To identify whether perioperative 1,25-dihydroxyvitamin D or parathyroid hormone (PTH) levels will predict the development of hypocalcemia after thyroid and parathyroid surgery.
The study included 103 patients who underwent thyroid or parathyroid surgery between 2002 and 2004, with a comparison of the patients who underwent thyroid lobectomy (TL; n = 34), total thyroidectomy (TT; n = 27), parathyroid adenoma excision (PAE; n = 34), and subtotal parathyroidectomy for hyperplasia (SP; n = 8).
Main Outcome Measures
Preoperative 1,25-dihydroxyvitamin D levels, number of patients requiring calcium replacement, and postoperative PTH and calcium levels.
No patients in the TL or PAE group developed postoperative hypocalcemia that required calcium replacement. Six patients (22%) in the TT group and 3 patients (38%) in the SP group required calcium replacement for clinically significant hypocalcemia (P<.001). All patients who required calcium replacement had PTH levels of less than 15 pg/mL (1.6 pmol/L) 8 hours after surgery. Among the patients with postoperative PTH levels of less than 15 pg/mL (1.6 pmol/L) 8 hours after surgery, no patients in the PAE group required calcium replacement, compared with 75% of patients in the TT and SP groups (P<.001). The patients in the TT group had significantly lower postoperative calcium levels than those in the TL (P<.001) or the PAE (P<.005) group. The patients in the TL group reached stable calcium levels significantly earlier than those in the other groups (15.8 hours after surgery; P<.05). There was no relationship between preoperative 1,25-dihydroxyvitamin D levels and postoperative calcium levels.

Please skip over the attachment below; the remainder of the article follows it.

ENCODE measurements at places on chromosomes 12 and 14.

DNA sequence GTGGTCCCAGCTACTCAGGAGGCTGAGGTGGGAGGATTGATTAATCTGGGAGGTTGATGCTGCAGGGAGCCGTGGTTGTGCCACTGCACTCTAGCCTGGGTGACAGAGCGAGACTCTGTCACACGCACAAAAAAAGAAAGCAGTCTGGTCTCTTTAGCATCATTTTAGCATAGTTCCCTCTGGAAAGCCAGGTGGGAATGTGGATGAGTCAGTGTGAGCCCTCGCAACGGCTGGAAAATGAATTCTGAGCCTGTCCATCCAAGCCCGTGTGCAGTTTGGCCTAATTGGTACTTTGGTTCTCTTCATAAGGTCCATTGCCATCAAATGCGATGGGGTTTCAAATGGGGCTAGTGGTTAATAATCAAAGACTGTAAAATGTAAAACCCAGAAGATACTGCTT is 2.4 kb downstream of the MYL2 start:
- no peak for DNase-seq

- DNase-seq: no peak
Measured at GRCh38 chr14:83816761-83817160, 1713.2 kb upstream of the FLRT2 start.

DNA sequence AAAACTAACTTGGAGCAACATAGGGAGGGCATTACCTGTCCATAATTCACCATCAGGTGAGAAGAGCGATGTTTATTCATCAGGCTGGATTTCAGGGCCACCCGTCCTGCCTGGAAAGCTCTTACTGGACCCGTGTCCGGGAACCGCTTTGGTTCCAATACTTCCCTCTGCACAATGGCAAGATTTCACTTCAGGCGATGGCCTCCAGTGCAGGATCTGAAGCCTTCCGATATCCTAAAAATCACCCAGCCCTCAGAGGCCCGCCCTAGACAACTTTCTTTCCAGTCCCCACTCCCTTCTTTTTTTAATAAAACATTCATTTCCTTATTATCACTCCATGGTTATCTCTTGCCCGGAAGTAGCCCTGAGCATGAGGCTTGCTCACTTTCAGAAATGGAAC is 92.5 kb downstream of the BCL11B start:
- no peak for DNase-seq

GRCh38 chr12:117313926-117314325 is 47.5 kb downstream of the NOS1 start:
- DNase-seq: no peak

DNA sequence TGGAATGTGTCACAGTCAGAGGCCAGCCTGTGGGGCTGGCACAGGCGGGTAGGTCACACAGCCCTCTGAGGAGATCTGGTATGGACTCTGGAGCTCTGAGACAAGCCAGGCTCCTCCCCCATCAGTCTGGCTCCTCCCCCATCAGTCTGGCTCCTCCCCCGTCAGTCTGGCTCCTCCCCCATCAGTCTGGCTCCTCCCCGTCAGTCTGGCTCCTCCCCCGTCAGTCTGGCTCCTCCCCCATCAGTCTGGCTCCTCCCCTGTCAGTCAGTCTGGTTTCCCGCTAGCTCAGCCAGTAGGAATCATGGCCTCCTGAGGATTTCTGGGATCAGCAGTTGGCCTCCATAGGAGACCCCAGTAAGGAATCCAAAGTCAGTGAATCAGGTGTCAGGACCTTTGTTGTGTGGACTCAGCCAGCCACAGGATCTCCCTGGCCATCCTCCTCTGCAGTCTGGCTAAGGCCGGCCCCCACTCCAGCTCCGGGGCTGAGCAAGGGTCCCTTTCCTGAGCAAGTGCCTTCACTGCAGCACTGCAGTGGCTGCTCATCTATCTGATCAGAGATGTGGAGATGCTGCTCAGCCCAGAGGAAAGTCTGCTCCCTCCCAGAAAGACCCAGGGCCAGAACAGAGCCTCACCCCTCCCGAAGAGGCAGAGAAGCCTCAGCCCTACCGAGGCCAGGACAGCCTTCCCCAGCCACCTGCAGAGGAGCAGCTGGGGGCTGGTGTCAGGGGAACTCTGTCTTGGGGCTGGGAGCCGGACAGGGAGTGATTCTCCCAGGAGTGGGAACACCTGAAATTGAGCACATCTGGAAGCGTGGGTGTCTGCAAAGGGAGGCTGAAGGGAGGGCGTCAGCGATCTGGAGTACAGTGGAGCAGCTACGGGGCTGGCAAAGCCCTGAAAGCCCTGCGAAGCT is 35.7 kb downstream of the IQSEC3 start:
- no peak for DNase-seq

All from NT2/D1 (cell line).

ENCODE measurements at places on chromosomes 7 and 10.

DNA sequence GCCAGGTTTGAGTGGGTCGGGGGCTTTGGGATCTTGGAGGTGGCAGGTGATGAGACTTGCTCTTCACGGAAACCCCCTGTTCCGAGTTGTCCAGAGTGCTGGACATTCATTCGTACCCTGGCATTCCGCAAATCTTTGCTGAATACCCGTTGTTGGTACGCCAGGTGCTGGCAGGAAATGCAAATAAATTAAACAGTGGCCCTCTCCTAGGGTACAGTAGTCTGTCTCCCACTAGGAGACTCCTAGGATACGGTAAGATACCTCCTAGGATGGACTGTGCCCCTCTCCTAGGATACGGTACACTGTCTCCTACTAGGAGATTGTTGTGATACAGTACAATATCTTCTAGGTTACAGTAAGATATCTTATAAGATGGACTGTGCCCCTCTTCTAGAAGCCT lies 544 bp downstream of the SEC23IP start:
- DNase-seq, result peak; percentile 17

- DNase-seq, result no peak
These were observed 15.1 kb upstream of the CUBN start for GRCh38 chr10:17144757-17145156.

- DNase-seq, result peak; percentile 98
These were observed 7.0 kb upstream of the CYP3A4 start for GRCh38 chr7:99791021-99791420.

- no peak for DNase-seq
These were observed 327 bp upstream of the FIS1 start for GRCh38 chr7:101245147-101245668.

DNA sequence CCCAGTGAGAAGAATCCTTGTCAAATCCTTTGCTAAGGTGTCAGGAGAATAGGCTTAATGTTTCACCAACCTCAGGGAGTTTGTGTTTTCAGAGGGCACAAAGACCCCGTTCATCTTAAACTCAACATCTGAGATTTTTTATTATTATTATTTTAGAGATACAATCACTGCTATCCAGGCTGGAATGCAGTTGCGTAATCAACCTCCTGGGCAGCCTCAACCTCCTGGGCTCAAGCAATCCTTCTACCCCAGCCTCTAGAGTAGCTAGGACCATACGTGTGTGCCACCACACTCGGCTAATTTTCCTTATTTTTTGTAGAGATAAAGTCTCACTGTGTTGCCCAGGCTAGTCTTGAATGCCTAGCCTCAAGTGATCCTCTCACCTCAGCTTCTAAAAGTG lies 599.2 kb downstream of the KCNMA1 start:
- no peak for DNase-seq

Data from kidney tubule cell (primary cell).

Preoperative 1,25-dihydroxyvitamin D levels were not predictive of postoperative calcium levels. Patients who undergo PAE or TL are at extremely low risk for requiring calcium replacement. Patients who undergo TT or SP with 8-hour postoperative PTH levels greater than or equal to 15 pg/mL (1.6 pmol/L) are at low risk for developing postoperative hypocalcemia, whereas those with PTH levels less than 15 pg/mL (1.6 pmol/L) have a high risk of developing hypocalcemia.